Is your marketing team sending out hundreds of emails daily? Ask yourself this: How many emails are making it into the intended inboxes? If your response is below 90%, the problem goes deeper than a flawed promotional strategy. It has more to do with the platform you use to deploy your content.
Yet, with all the current email service providers available on the market, it can be challenging to pick one.
This article explains everything you need to understand to pick the right platform for your promotional efforts, from the system types to the critical aspects you need to consider while choosing such tools.
Table of Contents
What is an email service provider?
Email service providers refer to both the platforms you use to curate and deploy email campaigns and the vendors that provide those services to you.
The term bears this dual meaning because it is a legacy concept from when enterprise-grade marketing platforms were intrinsically service-heavy. In short, companies needed a third-party agency to manage various aspects of their email campaigns, such as deliverability, deployment and even email bounce rate.
However, technology providers have now integrated these services into their overall system. For instance, Zoho offers built-in email marketing tools alongside Customer Relationship Management (CRM) functionality.
Source: Hustler Marketing
Here are the processes an email service provider enables you to do:
- Generate forms for lead capture
- Automate marketing workflows
- Curate dynamic email content according to the gathered data
- Segment your subscriber list based on opted preferences
- Conduct A/B testing of automated email marketing workflows and promotional content
- Track website visitors to collect information based on elements such as user habits and page engagement
These services are foundational to your marketing strategies, enabling you to track key metrics and adjust your campaigns accordingly.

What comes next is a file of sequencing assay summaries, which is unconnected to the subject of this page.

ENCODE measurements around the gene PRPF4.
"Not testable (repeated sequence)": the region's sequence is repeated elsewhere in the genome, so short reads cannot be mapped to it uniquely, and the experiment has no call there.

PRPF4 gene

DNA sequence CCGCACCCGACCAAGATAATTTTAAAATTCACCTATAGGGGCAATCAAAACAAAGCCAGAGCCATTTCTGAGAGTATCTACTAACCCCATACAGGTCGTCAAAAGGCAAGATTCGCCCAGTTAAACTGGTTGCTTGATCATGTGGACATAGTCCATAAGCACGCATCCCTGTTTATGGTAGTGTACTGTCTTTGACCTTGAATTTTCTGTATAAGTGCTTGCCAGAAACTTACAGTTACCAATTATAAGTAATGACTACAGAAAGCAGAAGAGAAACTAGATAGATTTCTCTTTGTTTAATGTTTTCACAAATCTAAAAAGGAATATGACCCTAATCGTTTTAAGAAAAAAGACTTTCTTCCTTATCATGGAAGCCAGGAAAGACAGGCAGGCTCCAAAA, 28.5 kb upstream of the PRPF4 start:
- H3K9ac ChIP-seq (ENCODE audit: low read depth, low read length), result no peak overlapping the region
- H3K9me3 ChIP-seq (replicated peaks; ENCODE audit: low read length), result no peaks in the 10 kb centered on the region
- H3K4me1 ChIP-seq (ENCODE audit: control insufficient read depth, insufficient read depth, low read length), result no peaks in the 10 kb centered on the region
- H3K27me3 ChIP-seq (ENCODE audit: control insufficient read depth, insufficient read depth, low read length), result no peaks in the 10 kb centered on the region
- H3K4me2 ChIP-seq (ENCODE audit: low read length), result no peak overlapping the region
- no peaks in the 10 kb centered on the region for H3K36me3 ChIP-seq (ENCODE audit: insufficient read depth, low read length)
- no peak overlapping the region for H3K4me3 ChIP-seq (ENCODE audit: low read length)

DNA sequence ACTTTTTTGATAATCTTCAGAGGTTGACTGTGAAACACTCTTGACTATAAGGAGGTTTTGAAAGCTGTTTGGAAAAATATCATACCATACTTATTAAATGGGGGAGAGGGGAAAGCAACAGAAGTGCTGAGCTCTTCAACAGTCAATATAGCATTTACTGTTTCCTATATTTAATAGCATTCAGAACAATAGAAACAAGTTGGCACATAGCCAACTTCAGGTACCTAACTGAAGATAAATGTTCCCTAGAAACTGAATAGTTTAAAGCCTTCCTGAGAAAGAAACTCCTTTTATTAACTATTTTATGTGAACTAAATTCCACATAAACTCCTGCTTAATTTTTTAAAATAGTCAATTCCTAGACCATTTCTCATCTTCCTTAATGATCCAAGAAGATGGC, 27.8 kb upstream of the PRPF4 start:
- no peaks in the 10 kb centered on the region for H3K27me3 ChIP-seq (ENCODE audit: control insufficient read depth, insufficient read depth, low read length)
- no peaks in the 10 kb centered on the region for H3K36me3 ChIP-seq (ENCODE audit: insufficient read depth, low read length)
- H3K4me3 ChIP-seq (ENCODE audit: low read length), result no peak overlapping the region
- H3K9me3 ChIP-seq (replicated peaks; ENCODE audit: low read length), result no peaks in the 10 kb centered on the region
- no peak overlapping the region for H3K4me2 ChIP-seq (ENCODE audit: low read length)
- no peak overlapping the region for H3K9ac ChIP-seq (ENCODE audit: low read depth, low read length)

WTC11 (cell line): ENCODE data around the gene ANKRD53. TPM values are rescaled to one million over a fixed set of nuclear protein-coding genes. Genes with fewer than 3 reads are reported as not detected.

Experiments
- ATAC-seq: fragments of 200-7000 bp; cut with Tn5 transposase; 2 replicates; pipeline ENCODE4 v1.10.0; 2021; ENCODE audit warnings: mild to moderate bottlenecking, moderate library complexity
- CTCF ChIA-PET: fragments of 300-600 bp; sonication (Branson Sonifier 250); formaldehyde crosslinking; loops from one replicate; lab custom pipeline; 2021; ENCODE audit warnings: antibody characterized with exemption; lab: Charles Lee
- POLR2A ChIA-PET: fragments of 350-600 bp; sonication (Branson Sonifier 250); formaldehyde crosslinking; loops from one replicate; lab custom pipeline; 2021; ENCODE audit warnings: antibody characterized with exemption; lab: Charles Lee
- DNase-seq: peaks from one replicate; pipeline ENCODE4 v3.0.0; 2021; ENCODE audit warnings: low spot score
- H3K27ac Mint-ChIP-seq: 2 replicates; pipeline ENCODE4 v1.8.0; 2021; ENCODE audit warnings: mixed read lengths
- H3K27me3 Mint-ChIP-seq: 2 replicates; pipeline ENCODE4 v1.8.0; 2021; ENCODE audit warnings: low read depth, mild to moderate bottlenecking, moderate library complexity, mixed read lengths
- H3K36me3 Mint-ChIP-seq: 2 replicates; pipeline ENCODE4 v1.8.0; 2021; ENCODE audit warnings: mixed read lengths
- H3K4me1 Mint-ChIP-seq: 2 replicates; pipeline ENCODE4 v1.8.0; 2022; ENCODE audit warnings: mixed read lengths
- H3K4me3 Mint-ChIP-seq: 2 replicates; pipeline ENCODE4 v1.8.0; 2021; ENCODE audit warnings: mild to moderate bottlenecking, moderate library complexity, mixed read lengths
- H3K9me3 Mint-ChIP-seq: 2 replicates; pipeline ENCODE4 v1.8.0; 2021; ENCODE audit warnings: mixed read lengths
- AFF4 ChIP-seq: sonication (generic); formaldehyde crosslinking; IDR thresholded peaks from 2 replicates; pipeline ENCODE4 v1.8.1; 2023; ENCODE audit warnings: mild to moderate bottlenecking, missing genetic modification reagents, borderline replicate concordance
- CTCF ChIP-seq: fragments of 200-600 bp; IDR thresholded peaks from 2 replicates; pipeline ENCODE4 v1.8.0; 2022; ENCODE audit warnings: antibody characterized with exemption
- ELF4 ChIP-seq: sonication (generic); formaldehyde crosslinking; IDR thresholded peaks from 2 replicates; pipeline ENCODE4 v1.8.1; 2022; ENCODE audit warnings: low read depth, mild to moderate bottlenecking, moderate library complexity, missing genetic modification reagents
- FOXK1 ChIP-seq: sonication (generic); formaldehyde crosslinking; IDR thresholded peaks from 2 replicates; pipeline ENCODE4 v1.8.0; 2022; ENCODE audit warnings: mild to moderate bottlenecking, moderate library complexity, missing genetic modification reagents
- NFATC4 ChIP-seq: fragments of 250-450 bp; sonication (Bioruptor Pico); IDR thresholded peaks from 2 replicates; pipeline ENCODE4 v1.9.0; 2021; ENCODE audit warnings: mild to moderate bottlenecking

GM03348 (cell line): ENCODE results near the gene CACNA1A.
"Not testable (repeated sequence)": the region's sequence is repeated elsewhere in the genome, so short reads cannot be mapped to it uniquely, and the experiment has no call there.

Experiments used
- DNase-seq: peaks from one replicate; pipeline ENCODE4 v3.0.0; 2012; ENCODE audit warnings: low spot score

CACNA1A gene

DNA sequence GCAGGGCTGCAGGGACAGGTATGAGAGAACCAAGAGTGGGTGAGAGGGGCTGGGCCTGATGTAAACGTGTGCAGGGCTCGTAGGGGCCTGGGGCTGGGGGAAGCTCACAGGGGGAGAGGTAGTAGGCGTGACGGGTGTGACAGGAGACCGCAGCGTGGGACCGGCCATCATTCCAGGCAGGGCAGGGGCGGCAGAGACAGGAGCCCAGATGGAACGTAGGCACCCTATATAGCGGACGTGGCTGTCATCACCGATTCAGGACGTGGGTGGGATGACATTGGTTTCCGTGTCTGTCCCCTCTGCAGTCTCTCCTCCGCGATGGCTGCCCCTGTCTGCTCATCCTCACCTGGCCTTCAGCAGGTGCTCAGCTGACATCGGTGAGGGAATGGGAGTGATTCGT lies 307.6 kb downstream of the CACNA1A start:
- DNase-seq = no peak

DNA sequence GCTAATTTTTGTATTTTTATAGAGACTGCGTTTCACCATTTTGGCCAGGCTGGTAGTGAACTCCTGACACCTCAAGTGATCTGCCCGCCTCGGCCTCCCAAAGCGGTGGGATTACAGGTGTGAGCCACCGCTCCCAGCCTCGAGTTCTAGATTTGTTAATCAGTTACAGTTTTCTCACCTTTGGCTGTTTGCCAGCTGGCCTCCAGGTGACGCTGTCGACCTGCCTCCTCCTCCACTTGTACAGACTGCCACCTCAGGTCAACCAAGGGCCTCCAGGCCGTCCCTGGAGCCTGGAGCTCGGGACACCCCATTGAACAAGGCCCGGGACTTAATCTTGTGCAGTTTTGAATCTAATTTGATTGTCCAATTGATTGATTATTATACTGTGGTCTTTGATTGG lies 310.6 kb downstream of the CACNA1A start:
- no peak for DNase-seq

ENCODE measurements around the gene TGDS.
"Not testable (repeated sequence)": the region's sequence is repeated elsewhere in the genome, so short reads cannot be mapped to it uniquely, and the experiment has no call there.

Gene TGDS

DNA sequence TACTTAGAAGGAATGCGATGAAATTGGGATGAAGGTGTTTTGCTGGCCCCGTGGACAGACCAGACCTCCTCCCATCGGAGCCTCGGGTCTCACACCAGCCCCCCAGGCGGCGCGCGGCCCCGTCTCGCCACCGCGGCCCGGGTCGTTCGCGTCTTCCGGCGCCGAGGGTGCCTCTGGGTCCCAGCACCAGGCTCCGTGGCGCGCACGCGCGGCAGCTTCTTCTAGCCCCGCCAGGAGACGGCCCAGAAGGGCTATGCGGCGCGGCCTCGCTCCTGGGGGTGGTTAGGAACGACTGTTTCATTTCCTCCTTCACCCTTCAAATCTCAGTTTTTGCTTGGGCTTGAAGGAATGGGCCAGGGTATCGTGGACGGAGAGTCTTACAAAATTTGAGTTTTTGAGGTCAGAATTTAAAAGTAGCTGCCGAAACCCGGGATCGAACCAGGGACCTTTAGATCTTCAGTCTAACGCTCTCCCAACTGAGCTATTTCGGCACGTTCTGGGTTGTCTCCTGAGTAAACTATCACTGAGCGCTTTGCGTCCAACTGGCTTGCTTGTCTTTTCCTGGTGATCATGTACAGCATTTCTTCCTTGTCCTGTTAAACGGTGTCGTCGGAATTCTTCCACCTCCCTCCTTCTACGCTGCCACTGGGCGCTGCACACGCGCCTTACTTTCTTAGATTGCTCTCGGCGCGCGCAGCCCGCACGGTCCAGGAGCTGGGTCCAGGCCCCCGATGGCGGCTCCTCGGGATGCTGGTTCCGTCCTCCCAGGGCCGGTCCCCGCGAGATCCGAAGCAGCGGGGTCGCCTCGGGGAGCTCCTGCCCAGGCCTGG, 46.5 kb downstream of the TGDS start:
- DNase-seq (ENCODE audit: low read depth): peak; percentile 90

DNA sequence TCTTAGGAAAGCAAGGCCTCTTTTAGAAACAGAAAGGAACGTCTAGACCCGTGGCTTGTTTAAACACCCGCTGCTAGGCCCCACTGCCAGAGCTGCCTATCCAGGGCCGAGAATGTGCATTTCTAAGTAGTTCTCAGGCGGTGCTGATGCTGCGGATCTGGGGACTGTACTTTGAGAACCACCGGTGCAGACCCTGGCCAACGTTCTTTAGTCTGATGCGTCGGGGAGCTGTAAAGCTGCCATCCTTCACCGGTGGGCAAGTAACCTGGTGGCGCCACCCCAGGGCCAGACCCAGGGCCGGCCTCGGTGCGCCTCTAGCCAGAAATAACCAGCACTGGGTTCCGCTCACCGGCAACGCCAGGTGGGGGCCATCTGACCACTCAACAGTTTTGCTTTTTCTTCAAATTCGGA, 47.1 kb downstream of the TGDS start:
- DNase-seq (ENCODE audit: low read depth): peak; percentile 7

Why would your business need one?
Besides all the ways they streamline your campaign execution, email service providers are critical to protecting your company.
Take the CAN-SPAM Act, for example. Introduced in 2003, the CAN-SPAM Act imposes a few restrictions on organizations that rely on email marketing in any given form. And those using generic clients or personal email accounts to send out promotional material are probably violating some of these policies.
Going against CAN-SPAM regulations, or any other standard data norms for that matter, will not only tank your deliverability rates but may also result in you being delisted from specific channels.
Relying on an email service provider will ensure that you face none of those issues. These tools will help you adhere to these guidelines while also offering the following:
- Automatic sender identification
- Dedicated opt-in and opt-out avenues for your prospects
- Compliance with standard policies for catering to opt-out requests within the specified period
The Federal Trade Commission (FTC) can impose a fine of $16,000 to $46,500 for every email violating CAN-SPAM guidelines. That’s the equivalent of the ROI from some of your smaller clients!
How many different types of email service providers are there?
There are two ways to categorize email service providers: the technical side and the marketing part. For this blog, let’s stick to the latter.
Within the marketing category, there are two further categories:
- Email clients
An email client is a software application that manages the messages you send and receive. It downloads the emails from a remote server and then offers it up to you to peruse at your leisure. Microsoft Outlook, Mozilla Thunderbird and macOS Mail are just a few examples.